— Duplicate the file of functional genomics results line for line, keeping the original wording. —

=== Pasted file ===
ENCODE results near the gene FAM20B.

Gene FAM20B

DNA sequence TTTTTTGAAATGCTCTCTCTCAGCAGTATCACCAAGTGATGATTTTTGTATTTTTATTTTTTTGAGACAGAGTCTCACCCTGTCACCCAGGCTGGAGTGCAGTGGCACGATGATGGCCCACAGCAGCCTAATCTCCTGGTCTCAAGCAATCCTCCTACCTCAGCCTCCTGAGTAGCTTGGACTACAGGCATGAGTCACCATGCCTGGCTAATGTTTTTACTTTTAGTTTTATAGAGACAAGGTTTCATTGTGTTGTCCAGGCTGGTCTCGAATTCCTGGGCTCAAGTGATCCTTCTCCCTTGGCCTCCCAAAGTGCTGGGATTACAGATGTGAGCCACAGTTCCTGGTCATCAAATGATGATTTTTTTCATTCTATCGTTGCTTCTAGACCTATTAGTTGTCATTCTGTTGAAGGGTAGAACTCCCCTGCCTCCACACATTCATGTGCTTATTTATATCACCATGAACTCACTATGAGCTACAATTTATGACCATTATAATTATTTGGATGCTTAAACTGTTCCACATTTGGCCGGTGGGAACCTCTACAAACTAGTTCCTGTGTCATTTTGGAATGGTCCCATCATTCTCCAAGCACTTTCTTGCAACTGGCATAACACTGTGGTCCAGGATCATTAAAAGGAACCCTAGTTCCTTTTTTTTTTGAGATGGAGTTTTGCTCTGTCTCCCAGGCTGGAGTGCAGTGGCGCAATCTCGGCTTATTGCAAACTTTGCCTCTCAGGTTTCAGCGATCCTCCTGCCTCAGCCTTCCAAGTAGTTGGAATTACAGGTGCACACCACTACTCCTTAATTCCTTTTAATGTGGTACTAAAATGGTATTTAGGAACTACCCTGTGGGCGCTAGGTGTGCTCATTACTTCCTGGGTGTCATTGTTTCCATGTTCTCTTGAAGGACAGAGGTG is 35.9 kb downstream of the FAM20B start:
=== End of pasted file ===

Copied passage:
ENCODE results near the gene FAM20B.

Gene FAM20B

DNA sequence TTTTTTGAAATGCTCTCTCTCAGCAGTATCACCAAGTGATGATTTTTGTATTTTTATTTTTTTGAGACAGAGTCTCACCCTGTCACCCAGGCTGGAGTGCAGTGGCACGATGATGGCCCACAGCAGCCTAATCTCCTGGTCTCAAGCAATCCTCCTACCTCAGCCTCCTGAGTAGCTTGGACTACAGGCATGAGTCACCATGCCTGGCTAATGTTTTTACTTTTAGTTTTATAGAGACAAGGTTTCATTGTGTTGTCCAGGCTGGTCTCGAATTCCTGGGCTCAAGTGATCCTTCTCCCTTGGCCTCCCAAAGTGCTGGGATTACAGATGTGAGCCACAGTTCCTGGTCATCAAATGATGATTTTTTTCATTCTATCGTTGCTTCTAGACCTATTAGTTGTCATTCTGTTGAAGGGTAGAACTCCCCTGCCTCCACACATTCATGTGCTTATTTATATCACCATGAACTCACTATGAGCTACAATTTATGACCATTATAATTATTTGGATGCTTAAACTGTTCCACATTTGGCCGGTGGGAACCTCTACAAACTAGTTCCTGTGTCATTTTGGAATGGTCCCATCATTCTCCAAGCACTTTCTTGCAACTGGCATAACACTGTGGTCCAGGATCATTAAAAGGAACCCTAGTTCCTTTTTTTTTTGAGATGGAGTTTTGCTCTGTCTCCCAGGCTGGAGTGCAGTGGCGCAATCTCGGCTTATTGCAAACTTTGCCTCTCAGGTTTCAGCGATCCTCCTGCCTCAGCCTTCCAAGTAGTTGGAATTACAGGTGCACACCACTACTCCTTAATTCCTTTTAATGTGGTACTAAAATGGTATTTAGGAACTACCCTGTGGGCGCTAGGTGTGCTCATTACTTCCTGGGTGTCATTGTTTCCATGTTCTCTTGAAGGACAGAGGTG is 35.9 kb downstream of the FAM20B start: